Poster Topical Area: Nutritional Microbiology

Location: Auditorium

Poster Board Number: 241

P22-012 - Health Effects of Mixed-Spice on Gut Microbiota in Healthy Human Adults: A Pilot Study

Monday, Jun 11
8:00 AM – 3:00 PM

Imbalances in gut microbiota have been linked to chronic diseases such as obesity, metabolic syndrome, type II diabetes, and heart disease. Spices are a rich source of polyphenols and fiber, which have been shown to exhibit prebiotic effects leading to beneficial changes in the gut microbiome. The objectives of this study were to determine whether intake of mixed spices would change intestinal microbiota and confer health benefits in healthy human subjects.

After a 1-week run in period, 29 healthy adults were randomized to consume either 5-gram capsules of mixed spices (1 g cinnamon, 1.5 g oregano, 1.5 g ginger, 0.85 g black pepper, 0.15 g cayenne pepper) or placebo capsules (maltodextrin) daily for 2 weeks. Subjects consumed a low polyphenol (beige) diet. Body weight and composition data, blood, urine and fecal samples were collected at baseline and day 14. Urinary rosmarinic acid level was measured by LC-MS to verify compliance. Urinary creatinine was measured by using a colorimetric creatinine kit and the concentration of fecal short chain fatty acid (SCFA) by GC. Intestinal microbial composition is being determined by sequencing of bacterial 16S ribosomal RNA gene using Illumina-based MiSeq, and general wellness was assessed through the SF-36 Health Survey.

Fourteen subjects were randomized to the spice intervention (age: 34.43 ± 3.35, 71% female, BMI: 28.24 ± 1.87) and 15 to the placebo group (age: 36.73 ± 3.43, 73% female, BMI: 26.91 ± 1.16). On day 14, BMI and % fat mass in both groups remained unchanged. There was no significant difference in general well-being scores. Concentrations of fecal SCFA (μmol/g DW) were changed from baseline to day 14 (spice group: 15%, 21%, 6%, and 18%; Placebo: 5%, -2%, 28%, and 8% for acetate, propionate, butyrate and valerate, respectively). Total concentration of SCFA increased non-significantly by 14% in spice group compared with 8% in placebo group. Urinary creatinine decreased non-significantly by 24% in the spice group compared with 10% in placebo group.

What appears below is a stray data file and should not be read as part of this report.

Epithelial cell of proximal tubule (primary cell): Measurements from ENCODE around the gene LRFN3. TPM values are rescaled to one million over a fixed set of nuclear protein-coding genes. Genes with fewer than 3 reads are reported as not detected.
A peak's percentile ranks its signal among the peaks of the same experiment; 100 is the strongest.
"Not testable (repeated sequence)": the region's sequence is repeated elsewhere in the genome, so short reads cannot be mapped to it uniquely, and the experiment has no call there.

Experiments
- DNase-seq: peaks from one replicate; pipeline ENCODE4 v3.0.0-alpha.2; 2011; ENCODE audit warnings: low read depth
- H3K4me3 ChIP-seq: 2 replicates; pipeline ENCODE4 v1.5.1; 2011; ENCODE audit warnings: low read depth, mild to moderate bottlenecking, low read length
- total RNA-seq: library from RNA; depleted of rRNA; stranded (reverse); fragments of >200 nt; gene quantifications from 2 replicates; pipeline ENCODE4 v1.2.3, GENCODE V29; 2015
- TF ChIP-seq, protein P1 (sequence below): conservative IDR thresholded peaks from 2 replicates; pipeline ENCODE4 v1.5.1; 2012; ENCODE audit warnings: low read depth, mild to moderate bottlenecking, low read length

The 2-week spice intervention induced changes in fecal SCFA, increased total SCFA and decreased urinary creatinine. Investigations of changes in the microbiota composition and potential correlation between microbiota and SCFAs are ongoing.

Funding Source: Research is supported by the UCLA Center for Human Nutrition

CoAuthors: Anna Rasmussen – UCLA Center for Human Nutrition; Ru-Po Lee – UCLA Center for Human Nutrition; Jianjun Huang – UCLA Center for Human Nutrition; Jieping Yang – UCLA Center for Human Nutrition; Paul Shao – UCLA Center for Human Nutrition; Shelby Yaceczko – UCLA Center for Human Nutrition; Irene Gilbuena – UCLA Center for Human Nutrition; Gail Thames – UCLA Center for Human Nutrition; Susanne Henning – UCLA Center for Human Nutrition; David Heber – UCLA Center for Human Nutrition; Zhaoping Li – UCLA Center for Human Nutrition

Qing Y. Lu

Center for Huaman Nutrition, UCLA David Geffen School of Medicine
Los Angeles, California